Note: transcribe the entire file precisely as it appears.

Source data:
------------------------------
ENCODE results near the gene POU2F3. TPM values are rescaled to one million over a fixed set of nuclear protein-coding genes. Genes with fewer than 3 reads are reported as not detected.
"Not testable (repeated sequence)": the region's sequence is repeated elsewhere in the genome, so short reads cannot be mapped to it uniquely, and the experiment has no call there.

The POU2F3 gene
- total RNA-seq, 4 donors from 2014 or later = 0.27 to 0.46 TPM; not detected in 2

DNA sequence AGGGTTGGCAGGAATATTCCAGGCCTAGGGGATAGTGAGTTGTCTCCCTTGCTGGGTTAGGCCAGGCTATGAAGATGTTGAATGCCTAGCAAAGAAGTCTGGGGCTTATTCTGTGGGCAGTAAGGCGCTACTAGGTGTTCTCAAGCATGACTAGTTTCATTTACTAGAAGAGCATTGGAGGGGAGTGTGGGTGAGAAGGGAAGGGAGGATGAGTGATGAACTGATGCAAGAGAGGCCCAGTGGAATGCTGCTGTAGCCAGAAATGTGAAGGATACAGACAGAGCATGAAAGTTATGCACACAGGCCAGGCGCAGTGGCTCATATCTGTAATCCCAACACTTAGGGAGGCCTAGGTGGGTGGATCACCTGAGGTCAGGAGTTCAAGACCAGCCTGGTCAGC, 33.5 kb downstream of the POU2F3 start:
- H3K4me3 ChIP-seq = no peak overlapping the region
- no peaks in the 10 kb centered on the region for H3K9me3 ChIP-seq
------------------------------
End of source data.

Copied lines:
ENCODE results near the gene POU2F3. TPM values are rescaled to one million over a fixed set of nuclear protein-coding genes. Genes with fewer than 3 reads are reported as not detected.
"Not testable (repeated sequence)": the region's sequence is repeated elsewhere in the genome, so short reads cannot be mapped to it uniquely, and the experiment has no call there.

The POU2F3 gene
- total RNA-seq, 4 donors from 2014 or later = 0.27 to 0.46 TPM; not detected in 2

DNA sequence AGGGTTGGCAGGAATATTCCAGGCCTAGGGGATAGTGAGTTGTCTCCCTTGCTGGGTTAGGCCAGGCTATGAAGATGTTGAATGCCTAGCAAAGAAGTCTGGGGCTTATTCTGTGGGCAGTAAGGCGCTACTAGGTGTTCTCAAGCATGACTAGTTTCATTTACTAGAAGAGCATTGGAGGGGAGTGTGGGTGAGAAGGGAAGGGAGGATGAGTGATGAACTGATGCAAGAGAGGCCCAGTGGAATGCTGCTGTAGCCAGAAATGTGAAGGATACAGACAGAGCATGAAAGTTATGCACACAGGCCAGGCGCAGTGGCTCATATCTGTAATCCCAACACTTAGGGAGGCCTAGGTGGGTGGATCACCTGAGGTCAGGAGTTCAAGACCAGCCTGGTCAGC, 33.5 kb downstream of the POU2F3 start:
- H3K4me3 ChIP-seq = no peak overlapping the region
- no peaks in the 10 kb centered on the region for H3K9me3 ChIP-seq